Arbein remembered hoping that the poor bastard would just die and that the screaming would stop. It had come from the Minister's house. The Minister had come to Wolford only two years ago, a young man, and he had quickly become well liked by the villagers. He had schooled them well since he came, and all who wanted had been taught their letters by the patient and charismatic Presbyter.

They had found him, or rather, what was left of him, in front of his house. He had been kneeling on the ground, only a few steps from his door, arms stretched upwards. Arbein still couldn't understand what he had seen there. It was like there was a tree growing out of him. Even as they watched, young branches pushed through the skin of his hands, buds folding into beutiful, green leaves. From his mouth the stem of the three still stretched towards the bright stars above, budding and branching, growing thicker even as they watched. The screams had lost all semblance to anything human.

And then they had seen the fires. All the farms on the western side of the river had been burning. It had been like the spell they had been under had been broken, now every man feared for his own life, and that of their loved ones. They had run back to their homes, only to find several doors open. Arbein had rushed to his own cottage, small, built with his own hands. All he had in this world was inside those walls. His door had been open.

Snow had blown in, covering everything inside in a fine powdery coat. He rembered it being pretty. All white and serene, with the only colour being where drops of blood had landed, frozen to resemble red blossoms. Ol' Toker was lying in the middle of the floor, peaceful, like he was sleeping on a bed of crimson flowers. His old lady was on her back, cut open from groin to chin, pale and lifeless surrounded by her own flowers. There was so little blood, he remember thinking.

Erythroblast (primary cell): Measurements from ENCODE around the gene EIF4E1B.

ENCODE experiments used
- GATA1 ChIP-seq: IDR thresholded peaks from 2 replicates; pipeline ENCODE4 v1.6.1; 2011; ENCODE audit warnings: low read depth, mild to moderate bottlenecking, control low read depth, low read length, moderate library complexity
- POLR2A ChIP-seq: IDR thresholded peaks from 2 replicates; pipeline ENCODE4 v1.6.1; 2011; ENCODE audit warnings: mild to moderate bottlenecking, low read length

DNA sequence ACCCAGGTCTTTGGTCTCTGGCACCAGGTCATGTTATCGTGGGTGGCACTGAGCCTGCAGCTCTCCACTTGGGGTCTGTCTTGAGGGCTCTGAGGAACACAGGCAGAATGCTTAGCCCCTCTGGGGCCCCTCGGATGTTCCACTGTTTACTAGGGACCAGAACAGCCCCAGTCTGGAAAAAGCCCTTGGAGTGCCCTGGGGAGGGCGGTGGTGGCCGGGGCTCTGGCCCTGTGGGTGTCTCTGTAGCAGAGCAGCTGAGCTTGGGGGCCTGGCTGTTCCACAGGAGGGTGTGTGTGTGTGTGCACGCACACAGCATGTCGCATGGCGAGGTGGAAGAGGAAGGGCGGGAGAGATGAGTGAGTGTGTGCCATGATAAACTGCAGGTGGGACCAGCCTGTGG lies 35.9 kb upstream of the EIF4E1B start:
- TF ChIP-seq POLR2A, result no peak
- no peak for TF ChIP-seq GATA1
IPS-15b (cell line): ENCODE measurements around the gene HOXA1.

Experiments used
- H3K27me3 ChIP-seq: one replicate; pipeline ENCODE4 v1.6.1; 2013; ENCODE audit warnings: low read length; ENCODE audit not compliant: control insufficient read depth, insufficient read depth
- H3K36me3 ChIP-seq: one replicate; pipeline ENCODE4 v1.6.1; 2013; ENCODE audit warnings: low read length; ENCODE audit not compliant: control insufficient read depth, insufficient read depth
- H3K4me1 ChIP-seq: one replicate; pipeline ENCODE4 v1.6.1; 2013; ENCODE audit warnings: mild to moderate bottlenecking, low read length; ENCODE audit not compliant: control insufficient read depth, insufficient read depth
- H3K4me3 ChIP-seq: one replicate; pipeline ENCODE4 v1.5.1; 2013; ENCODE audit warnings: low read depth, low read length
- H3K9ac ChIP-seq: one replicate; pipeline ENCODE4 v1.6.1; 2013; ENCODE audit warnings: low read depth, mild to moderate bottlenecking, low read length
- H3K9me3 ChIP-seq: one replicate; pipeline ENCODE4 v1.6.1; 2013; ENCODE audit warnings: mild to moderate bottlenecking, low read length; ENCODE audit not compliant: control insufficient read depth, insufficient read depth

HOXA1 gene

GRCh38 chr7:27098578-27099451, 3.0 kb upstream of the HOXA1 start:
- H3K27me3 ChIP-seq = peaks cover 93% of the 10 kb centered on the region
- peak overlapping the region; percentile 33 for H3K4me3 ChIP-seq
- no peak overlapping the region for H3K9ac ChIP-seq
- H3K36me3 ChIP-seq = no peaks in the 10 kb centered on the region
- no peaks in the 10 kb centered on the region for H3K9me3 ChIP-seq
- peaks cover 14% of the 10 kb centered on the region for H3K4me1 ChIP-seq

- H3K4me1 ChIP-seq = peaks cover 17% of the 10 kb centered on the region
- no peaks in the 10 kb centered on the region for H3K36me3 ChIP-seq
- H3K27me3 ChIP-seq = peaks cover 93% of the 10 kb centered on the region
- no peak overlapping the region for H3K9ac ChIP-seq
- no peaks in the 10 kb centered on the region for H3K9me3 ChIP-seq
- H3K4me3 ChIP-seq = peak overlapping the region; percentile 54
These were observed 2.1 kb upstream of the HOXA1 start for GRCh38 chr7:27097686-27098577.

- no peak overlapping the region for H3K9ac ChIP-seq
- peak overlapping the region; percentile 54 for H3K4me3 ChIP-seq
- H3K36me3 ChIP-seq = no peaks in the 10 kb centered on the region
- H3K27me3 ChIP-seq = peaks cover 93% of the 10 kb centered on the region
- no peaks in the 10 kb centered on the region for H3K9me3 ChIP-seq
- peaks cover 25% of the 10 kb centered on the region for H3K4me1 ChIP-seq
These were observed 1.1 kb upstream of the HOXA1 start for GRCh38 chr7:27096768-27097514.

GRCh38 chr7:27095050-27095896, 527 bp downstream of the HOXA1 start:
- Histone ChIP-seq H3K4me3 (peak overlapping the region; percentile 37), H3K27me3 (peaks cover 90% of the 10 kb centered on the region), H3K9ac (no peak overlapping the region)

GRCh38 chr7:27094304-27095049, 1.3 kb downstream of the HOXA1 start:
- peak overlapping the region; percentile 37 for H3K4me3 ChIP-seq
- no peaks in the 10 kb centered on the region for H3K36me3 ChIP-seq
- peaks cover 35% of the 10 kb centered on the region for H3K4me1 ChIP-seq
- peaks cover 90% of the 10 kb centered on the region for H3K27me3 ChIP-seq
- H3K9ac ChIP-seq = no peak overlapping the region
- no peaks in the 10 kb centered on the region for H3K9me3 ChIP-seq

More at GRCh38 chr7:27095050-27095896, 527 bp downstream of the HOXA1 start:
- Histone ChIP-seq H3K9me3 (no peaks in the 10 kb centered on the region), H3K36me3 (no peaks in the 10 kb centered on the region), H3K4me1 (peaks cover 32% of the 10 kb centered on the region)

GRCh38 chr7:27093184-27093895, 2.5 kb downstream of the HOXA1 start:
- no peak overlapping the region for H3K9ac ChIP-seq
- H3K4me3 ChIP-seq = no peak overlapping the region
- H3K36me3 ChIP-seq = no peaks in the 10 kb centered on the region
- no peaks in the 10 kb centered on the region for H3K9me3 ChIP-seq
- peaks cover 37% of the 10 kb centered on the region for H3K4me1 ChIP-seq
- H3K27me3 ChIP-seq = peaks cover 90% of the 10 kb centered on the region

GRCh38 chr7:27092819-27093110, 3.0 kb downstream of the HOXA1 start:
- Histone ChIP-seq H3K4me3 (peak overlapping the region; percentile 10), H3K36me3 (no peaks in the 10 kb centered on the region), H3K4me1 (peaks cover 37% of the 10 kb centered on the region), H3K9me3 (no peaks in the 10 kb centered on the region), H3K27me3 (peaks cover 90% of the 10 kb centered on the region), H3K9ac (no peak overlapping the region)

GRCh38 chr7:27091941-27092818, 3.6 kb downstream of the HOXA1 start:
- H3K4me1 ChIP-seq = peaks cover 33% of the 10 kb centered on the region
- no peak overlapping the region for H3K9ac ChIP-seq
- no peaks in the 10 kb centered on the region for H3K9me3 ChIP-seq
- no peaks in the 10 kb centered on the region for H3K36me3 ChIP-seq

Since then they had only waited in fear. They had sent out their two best riders on their best horses, one to Glencaellyn and one to the Lowlands, but no one believed that any help was coming. They were alone, and out there, somewhere in the cold winter night the enemy was biding his time.

Arbein shifted his weight around, trying in vain to keep the cold from gnawing too deeply on his bones. He looked over to the man beside him, Tyme Miller, a young lad, palefaced and drawn, holding a crossbow older than himself. He tried to smile to the boy, and wished he could think of something to say that would ease his mind.

The arrow came from nowhere. It struck the boy in his neck with a soft sound, like a dagger piercing a linnen shirt. Tyme seemed suprised, then he simply fell over. Arbein could hear others fall as well. His instincts kicked in, he checked the powder on the firing-pan of his musket, put it to his shoulder and tried to find a target. Around him arrows from hidden hunters claimed more lives. He thought he saw something outside the walls and fired. The sparks burned his cheeks, and the smell of burnt beard and gunnpowder filled his nostrils. He was a soldier, and he would die like one! Powder, ball, no time for cloth or cotton, ramrod, he had never loaded a musket faster in his life. People were screaming now. Ramrod out, prime the pan, gods be damned, but he would take at least one with him.

The elf leaped onto the parapet. He was tall, ivory-skinned and white-haired, glorious to behold, clad in mail the color of snow. Arbein threw his musket to his shoulder. The elf seemed to smile as he swiped his long, slender blade across the musket. Arbein looked in wonder as he saw his left arm, the barrel of his gun, and his right hand fall to the snow. Red blossoms seemed to appear on the stones around him.